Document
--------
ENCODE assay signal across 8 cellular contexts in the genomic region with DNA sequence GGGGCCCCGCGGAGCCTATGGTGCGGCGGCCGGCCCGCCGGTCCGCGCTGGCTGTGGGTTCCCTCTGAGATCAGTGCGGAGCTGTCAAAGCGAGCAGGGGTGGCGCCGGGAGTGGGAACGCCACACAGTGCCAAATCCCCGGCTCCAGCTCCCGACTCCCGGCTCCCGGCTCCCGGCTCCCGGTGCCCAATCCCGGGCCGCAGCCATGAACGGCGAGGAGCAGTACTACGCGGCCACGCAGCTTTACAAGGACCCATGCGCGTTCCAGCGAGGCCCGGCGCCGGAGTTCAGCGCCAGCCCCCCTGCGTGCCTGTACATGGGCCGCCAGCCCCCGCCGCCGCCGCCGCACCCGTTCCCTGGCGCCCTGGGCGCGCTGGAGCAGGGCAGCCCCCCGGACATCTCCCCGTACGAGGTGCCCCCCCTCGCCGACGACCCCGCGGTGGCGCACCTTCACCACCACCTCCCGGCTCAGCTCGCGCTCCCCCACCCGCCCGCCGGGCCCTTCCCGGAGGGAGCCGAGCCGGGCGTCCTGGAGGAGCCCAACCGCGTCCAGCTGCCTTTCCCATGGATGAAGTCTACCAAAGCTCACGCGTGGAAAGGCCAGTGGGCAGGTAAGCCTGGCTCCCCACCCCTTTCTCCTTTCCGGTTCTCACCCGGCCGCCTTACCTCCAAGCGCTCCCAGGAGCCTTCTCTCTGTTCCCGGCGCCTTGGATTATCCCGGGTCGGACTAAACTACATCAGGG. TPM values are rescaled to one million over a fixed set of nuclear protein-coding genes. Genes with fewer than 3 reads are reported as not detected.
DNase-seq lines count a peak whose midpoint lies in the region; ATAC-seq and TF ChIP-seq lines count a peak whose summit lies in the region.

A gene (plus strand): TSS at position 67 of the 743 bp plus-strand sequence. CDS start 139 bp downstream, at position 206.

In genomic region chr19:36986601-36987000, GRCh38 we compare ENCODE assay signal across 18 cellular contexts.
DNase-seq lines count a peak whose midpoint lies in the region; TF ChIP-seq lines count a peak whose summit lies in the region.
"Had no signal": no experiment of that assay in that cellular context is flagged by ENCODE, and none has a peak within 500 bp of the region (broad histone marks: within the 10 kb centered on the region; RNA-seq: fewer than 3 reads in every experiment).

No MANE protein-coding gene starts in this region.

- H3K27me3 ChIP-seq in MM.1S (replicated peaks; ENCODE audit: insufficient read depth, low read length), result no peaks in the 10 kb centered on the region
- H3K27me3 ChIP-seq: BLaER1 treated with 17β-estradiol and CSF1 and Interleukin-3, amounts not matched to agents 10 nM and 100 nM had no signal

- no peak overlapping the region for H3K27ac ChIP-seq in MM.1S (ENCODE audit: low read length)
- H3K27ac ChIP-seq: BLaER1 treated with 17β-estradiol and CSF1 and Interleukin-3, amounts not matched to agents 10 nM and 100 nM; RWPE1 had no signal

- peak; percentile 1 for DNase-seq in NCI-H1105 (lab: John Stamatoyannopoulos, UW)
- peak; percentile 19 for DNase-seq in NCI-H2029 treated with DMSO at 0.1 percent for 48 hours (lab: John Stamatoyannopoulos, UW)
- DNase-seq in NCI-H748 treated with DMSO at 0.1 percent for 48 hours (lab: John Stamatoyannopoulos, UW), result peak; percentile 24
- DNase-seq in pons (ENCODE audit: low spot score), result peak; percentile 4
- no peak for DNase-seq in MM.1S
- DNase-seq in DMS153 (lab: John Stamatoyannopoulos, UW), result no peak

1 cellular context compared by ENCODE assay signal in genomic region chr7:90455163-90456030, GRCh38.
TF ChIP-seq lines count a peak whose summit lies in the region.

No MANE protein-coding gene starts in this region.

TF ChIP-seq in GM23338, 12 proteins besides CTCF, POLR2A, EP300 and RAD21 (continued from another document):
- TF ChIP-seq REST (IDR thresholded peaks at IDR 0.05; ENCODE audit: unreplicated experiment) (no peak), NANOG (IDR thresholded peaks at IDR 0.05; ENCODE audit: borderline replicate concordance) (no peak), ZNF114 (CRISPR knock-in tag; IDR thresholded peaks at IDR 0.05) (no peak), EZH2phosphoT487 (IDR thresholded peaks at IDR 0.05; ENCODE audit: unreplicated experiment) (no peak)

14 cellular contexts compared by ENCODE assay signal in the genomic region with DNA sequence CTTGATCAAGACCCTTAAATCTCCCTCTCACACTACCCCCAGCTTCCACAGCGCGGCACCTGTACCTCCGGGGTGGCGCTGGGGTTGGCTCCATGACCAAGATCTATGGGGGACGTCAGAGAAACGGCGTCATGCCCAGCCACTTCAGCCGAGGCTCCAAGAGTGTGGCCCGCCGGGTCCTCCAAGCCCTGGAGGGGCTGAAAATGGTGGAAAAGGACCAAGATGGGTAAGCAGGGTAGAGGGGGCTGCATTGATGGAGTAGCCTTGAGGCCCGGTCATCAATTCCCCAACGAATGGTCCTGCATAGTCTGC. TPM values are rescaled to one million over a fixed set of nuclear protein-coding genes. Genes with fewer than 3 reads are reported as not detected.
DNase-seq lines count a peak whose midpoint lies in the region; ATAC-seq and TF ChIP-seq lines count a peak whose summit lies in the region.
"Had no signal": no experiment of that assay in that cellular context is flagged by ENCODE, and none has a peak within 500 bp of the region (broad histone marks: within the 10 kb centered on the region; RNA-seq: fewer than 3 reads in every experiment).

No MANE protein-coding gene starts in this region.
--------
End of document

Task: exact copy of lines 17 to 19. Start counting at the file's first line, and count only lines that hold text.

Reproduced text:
- DNase-seq in DMS153 (lab: John Stamatoyannopoulos, UW), result no peak

1 cellular context compared by ENCODE assay signal in genomic region chr7:90455163-90456030, GRCh38.
TF ChIP-seq lines count a peak whose summit lies in the region.